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McConnell Up for Whatever Prevents Shutdown or Trump Declaring National Emergency

Senate Majority Leader Mitch McConnell (R-Ky.) speaks to reporters

WASHINGTON -- Asked today if he would support efforts by senators in each party to pass legislation banning any future government shutdowns, Senate Majority Leader Mitch McConnell (R-Ky.) replied that "there certainly would be no education in the third kick of the mule."

"I don't like shutdowns. I don't think they work for anybody. And I hope they will be avoided," McConnell added. "I'd be open to anything that we could agree on on a bipartisan basis that would make them pretty hard to occur again. There are some differences about how to craft that. But I'm certainly open to it."

He called shutdowns "an example of government dysfunction, which is -- should be embarrassing to everyone on a bipartisan basis."

Sen. Rob Portman's (R-Ohio) bill would keep the government open at current funding levels if Congress misses the deadline to pass appropriations, but funding would start declining the longer the impasse: a dip of one percent after 120 days with no deal, then again every 90 days after that.

Sen. Mark Warner's (D-Va.) “Stop Stupidity Act” maintains funding at current levels in the event of no deal, as well -- except for the budgets of the White House and the legislative branch.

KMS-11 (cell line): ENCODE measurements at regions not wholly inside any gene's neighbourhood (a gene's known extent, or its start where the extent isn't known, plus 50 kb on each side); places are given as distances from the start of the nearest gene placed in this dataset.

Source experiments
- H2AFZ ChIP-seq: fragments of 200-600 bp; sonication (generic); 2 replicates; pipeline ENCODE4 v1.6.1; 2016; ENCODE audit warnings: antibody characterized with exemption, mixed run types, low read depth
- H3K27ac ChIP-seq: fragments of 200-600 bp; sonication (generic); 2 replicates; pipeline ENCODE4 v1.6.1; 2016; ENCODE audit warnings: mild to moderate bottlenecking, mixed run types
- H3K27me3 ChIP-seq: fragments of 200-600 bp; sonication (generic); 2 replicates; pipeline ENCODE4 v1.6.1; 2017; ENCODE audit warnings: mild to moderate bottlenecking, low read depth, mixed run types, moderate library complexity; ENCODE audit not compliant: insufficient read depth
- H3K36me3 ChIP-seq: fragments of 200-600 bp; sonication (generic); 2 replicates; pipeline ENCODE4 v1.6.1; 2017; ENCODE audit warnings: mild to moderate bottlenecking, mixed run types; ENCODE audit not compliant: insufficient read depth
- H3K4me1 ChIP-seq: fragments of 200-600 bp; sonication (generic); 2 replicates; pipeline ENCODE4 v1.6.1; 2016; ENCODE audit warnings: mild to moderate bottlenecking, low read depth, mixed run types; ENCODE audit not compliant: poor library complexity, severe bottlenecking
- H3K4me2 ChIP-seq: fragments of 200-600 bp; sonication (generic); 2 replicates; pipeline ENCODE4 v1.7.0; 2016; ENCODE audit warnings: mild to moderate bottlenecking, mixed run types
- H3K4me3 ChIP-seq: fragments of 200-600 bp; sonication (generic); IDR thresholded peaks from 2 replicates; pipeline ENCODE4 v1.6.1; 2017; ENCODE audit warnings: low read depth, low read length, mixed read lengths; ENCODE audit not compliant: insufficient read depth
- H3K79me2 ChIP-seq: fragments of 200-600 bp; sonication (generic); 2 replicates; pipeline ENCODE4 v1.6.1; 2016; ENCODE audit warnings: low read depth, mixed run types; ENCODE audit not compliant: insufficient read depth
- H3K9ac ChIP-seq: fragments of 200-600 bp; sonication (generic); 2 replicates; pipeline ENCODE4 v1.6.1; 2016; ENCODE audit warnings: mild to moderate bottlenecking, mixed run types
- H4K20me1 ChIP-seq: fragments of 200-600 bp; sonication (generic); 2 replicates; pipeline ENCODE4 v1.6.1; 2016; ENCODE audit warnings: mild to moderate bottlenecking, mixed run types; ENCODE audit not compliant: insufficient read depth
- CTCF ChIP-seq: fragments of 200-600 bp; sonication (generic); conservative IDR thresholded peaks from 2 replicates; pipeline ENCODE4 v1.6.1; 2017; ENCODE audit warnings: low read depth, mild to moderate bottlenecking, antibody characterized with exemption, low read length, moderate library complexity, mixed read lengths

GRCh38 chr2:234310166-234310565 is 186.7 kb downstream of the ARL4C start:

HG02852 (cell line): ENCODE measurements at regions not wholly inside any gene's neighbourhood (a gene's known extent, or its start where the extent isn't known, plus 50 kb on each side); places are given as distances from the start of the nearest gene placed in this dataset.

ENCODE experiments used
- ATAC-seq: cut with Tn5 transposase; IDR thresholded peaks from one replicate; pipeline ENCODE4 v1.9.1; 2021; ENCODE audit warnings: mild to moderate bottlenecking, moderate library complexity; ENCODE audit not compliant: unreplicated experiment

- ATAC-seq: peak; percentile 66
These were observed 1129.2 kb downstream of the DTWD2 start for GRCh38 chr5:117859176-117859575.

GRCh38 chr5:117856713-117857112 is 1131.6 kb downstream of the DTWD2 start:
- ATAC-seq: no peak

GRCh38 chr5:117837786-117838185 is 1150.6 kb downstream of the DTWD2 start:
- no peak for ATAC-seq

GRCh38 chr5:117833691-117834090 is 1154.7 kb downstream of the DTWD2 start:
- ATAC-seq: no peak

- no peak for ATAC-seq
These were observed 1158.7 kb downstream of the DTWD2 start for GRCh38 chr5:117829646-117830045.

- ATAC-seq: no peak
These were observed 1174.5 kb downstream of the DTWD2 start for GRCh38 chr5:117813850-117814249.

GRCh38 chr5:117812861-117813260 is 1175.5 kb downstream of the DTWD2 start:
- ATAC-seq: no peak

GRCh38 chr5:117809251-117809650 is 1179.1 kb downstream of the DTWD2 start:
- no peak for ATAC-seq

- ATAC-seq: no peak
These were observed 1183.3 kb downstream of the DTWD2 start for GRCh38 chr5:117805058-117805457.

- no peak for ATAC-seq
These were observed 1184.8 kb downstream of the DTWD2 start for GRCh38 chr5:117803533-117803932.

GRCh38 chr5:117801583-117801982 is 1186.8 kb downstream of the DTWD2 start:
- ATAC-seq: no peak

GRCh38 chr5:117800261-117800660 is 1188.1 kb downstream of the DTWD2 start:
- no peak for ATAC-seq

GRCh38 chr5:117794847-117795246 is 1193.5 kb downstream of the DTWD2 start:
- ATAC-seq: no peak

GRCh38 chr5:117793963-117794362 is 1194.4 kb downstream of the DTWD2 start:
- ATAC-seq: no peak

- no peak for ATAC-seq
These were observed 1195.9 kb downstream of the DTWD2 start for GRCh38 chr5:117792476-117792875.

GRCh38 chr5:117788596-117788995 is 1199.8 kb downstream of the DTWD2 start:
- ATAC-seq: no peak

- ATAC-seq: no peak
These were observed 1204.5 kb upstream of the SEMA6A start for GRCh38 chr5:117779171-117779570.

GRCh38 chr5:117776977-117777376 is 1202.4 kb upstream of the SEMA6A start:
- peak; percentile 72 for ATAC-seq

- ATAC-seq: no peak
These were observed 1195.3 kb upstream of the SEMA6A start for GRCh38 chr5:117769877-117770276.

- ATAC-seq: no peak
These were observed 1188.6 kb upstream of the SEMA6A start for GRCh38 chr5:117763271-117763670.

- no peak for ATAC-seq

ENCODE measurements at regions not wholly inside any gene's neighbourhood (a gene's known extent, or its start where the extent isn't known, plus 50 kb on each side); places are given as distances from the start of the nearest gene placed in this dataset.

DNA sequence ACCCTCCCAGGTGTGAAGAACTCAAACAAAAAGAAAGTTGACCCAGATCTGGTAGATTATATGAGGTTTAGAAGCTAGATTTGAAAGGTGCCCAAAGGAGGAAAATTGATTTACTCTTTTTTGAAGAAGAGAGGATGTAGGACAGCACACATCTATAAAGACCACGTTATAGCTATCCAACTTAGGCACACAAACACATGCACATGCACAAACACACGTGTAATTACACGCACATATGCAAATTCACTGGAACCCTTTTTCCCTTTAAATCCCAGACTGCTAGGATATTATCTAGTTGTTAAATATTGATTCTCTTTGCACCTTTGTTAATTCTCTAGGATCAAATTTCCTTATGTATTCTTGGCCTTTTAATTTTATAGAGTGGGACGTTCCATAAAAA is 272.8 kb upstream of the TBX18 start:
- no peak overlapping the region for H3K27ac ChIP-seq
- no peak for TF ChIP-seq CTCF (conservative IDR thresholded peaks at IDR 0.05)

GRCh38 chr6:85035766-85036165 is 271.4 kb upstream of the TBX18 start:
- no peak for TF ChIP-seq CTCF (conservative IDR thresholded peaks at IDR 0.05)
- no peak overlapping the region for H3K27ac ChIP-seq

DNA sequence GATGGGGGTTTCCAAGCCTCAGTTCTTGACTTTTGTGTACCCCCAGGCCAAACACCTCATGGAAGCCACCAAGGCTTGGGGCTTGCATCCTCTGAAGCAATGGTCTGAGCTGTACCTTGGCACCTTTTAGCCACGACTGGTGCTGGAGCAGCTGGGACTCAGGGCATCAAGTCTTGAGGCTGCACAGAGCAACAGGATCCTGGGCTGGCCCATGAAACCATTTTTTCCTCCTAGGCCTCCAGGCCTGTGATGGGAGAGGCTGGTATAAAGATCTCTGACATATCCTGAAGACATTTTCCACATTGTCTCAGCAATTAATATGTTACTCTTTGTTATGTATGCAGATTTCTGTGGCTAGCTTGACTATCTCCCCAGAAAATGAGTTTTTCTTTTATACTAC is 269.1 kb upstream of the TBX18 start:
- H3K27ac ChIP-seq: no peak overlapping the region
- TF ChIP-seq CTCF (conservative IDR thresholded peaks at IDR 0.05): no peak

Asked about what he would support in conference committee to prevent another shutdown next month -- such as adding protections for Deferred Action for Childhood Arrivals beneficiaries or the debt ceiling to the mix -- McConnell said he's "for whatever works, which means avoiding a shutdown and avoiding the president feeling he should declare a national emergency."

"Exactly how to do that, as you all know, has been quite challenging," he added. "I'm for narrow or broader [scope]. I'm for whatever works that prevents the level of dysfunction we've seen on full display here the last month and also doesn't bring about a view on the president's part that he needs to declare a national emergency."

Senate Minority Leader Chuck Schumer (D-N.Y.) told reporters outside of a closed policy luncheon that he wasn't going "to get into the negotiations that are private," but "I hope we can come to an agreement."

"I hope the president does not try to use working people as hostages. If this man cares so much about working people why did he cause them so much hardship for nothing? And I hope we can come to an agreement," Schumer said. "I'm very hopeful. I think that a good number of our Republican colleagues don't want to shut down the government and you know we'll have to see if they are willing to break from the president or if the president moves off his hard-and-fast position. But we Democrats want to negotiate in good faith and come to an agreement so that there is -- so that the shutdown ends and then we look at other legislation so that we wouldn't have future shutdowns."

"...We believe that there ought to be an agreement. We believe in border security. We believe in dealings with the ports of entry. But if anything our unity is stronger today than it was last week when we got all but one vote."